Cities around the world have wealthy people living alongside the less fortunate. Cape Town is an example of this disparity in which affluent people move past homeless individuals without ever connecting. The Street Store aims to change this by facilitating a temporary meeting point between these groups to benefit the impoverished.
Kayli Lee Levitan, a co-founder of The Street Store, describes the starting point of this initiative and the realisation that conventional methods of charity are uninspirational.
“Our client, The Haven Night Shelter for the homeless, wanted to bring in donations and generate awareness. We didn’t want to do just a cold clothing drive, because while it may make people donate once, we wanted to make them want to donate in the future too.
My co-founder, Max Pazak, and I were standing on our office balcony one day. Our offices are in Green Point – a very hip and trendy area, but where you find a lot of homeless people,” she says.
Levitan explains the circle of degradation that homeless people face on a daily basis – a cycle that The Street Store aims to shatter.
“We saw how the ‘haves’ and the ‘have-nots’ cross one another’s paths on the streets, but never really meet. The ‘haves’ fear the homeless and get frustrated with their begging – so they begin to ignore them.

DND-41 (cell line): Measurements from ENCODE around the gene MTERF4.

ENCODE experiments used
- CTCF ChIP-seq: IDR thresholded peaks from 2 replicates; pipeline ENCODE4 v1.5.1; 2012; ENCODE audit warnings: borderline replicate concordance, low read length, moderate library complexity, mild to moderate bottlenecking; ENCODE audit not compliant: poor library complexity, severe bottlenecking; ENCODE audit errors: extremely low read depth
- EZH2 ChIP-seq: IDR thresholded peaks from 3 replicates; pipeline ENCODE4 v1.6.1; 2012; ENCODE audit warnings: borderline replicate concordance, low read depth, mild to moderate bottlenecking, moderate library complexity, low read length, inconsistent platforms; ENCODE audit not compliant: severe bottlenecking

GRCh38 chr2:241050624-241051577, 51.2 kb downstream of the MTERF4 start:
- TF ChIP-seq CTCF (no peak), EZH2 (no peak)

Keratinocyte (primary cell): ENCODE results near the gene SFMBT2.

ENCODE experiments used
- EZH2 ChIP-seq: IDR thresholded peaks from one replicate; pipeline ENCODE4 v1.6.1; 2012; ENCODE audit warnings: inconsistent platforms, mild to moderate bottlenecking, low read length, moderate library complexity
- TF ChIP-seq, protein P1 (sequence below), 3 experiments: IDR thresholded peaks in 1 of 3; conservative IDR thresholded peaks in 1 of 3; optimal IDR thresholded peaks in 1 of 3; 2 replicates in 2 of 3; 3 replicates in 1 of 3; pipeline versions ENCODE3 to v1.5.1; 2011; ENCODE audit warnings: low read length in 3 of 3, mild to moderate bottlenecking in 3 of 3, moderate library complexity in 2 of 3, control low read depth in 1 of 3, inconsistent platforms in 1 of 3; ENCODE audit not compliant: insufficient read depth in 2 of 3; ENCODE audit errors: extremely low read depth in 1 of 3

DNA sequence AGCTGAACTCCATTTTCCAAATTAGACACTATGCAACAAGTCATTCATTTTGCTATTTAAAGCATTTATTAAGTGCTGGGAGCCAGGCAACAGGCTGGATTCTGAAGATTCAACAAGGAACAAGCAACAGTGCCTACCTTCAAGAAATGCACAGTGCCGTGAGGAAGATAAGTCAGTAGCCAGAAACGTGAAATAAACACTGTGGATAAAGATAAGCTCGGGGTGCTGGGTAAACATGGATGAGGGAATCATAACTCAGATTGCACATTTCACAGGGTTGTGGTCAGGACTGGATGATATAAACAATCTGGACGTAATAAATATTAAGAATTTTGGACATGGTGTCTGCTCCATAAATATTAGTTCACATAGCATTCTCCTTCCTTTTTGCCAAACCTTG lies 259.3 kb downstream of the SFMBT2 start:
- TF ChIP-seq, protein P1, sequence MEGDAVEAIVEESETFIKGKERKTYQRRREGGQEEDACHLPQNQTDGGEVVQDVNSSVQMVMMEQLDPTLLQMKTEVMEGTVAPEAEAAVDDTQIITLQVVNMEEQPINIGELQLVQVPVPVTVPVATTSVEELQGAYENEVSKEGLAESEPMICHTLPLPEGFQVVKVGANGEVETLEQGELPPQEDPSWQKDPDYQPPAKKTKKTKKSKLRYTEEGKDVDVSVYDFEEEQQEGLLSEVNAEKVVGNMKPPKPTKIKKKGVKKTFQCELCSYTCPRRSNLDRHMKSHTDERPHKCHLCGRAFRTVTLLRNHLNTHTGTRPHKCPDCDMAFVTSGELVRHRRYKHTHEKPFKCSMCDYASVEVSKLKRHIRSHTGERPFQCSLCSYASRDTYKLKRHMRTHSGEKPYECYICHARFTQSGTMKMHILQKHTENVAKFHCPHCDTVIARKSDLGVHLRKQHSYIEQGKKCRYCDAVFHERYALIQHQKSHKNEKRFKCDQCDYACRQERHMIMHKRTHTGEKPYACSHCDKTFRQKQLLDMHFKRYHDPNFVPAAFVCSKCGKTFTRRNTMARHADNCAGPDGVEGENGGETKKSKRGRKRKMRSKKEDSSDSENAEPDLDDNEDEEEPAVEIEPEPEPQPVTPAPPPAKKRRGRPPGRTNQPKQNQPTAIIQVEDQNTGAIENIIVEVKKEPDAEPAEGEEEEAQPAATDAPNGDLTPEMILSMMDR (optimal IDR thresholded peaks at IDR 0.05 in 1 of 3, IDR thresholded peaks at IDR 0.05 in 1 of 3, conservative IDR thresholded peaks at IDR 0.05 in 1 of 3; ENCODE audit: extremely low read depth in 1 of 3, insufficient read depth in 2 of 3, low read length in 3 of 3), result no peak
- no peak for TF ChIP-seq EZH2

This dehumanises the homeless which makes them feel even more comfortable with begging as they begin to see the ‘haves’ as pockets [of money], rather than people. This vicious cycle of dehumanisation separates these two worlds.”
The Street Store launched successfully in January 2014. Its progress has been due, in part, to the minimal nature of its infrastructure. It is a rent-free, pop-up charity that can be held in any city across the globe with the help of volunteers and a few pieces of cardboard.
Open-source poster designs can be downloaded from TheStreetStore.org. Once printed, the designs are assembled and used as hangers and place mats to hold clothing donations. The donated items are hung on an outdoor fence for the homeless to browse through.
Once the event has ended and all items of clothing have been taken, the cardboard posters are collected and recycled, leaving no trace of The Street Store.
Collaboration with a local homeless shelter or organisation is encouraged since volunteers are needed to administrate the event. As for the location, an appropriate public space with a large fence is preferable as a way to connect the homeless to the city.
The Street Store encourages privileged people to be charitable anonymously and does so with little to no expense. It provides clothing to those who need it most and saves them the humiliation of having to beg for a necessity.
Successful Street Stores have been held in Cape Town, Brussels, Kuala Lumpur, Vancouver, Sao Paulo and Kentucky among many other cities. It continues to bring relief to the lives of homeless people internationally.
“We just want The Street Store to continue growing around the world. We are continually adding new languages and assisting people globally to make their dream of hosting a Street Store come to life. Since 14 January 2014, more than 500 stores have popped up in 200+ cities – we’d like this number to continue growing… forever,” says Levitan.